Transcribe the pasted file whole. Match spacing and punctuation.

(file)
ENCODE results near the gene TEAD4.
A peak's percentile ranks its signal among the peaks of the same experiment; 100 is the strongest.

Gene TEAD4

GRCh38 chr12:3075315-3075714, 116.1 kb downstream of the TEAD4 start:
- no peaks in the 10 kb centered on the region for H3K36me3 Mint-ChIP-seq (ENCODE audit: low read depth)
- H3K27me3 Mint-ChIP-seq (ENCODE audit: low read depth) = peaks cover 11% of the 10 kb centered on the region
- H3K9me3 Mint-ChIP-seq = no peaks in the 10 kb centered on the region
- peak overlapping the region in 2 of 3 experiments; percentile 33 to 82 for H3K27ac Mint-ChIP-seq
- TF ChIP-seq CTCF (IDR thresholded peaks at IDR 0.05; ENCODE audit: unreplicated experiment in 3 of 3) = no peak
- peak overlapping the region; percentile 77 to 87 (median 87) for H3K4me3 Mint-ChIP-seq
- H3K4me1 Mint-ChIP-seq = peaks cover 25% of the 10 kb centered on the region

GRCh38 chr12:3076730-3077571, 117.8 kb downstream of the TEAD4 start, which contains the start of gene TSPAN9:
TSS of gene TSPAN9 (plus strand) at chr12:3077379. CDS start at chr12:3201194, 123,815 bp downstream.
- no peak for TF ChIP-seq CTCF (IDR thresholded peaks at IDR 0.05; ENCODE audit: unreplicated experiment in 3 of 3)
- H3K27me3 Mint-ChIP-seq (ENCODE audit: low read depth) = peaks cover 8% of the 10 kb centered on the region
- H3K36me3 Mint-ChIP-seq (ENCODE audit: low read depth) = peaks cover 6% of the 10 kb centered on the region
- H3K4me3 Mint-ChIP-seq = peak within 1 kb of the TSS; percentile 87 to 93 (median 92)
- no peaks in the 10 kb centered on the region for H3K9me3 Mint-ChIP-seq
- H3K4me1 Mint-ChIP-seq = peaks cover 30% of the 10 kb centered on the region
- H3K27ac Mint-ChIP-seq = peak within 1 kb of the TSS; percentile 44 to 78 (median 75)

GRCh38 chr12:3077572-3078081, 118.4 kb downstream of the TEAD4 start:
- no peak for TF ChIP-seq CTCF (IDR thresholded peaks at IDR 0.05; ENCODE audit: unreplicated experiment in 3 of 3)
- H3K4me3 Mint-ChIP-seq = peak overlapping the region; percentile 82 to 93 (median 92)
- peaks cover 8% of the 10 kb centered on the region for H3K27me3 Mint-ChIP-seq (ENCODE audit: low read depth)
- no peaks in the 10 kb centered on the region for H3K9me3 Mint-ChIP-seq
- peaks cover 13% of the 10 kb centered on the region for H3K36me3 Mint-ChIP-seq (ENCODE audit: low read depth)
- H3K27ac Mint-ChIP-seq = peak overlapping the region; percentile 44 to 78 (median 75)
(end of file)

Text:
ENCODE results near the gene TEAD4.
A peak's percentile ranks its signal among the peaks of the same experiment; 100 is the strongest.

Gene TEAD4

GRCh38 chr12:3075315-3075714, 116.1 kb downstream of the TEAD4 start:
- no peaks in the 10 kb centered on the region for H3K36me3 Mint-ChIP-seq (ENCODE audit: low read depth)
- H3K27me3 Mint-ChIP-seq (ENCODE audit: low read depth) = peaks cover 11% of the 10 kb centered on the region
- H3K9me3 Mint-ChIP-seq = no peaks in the 10 kb centered on the region
- peak overlapping the region in 2 of 3 experiments; percentile 33 to 82 for H3K27ac Mint-ChIP-seq
- TF ChIP-seq CTCF (IDR thresholded peaks at IDR 0.05; ENCODE audit: unreplicated experiment in 3 of 3) = no peak
- peak overlapping the region; percentile 77 to 87 (median 87) for H3K4me3 Mint-ChIP-seq
- H3K4me1 Mint-ChIP-seq = peaks cover 25% of the 10 kb centered on the region

GRCh38 chr12:3076730-3077571, 117.8 kb downstream of the TEAD4 start, which contains the start of gene TSPAN9:
TSS of gene TSPAN9 (plus strand) at chr12:3077379. CDS start at chr12:3201194, 123,815 bp downstream.
- no peak for TF ChIP-seq CTCF (IDR thresholded peaks at IDR 0.05; ENCODE audit: unreplicated experiment in 3 of 3)
- H3K27me3 Mint-ChIP-seq (ENCODE audit: low read depth) = peaks cover 8% of the 10 kb centered on the region
- H3K36me3 Mint-ChIP-seq (ENCODE audit: low read depth) = peaks cover 6% of the 10 kb centered on the region
- H3K4me3 Mint-ChIP-seq = peak within 1 kb of the TSS; percentile 87 to 93 (median 92)
- no peaks in the 10 kb centered on the region for H3K9me3 Mint-ChIP-seq
- H3K4me1 Mint-ChIP-seq = peaks cover 30% of the 10 kb centered on the region
- H3K27ac Mint-ChIP-seq = peak within 1 kb of the TSS; percentile 44 to 78 (median 75)

GRCh38 chr12:3077572-3078081, 118.4 kb downstream of the TEAD4 start:
- no peak for TF ChIP-seq CTCF (IDR thresholded peaks at IDR 0.05; ENCODE audit: unreplicated experiment in 3 of 3)
- H3K4me3 Mint-ChIP-seq = peak overlapping the region; percentile 82 to 93 (median 92)
- peaks cover 8% of the 10 kb centered on the region for H3K27me3 Mint-ChIP-seq (ENCODE audit: low read depth)
- no peaks in the 10 kb centered on the region for H3K9me3 Mint-ChIP-seq
- peaks cover 13% of the 10 kb centered on the region for H3K36me3 Mint-ChIP-seq (ENCODE audit: low read depth)
- H3K27ac Mint-ChIP-seq = peak overlapping the region; percentile 44 to 78 (median 75)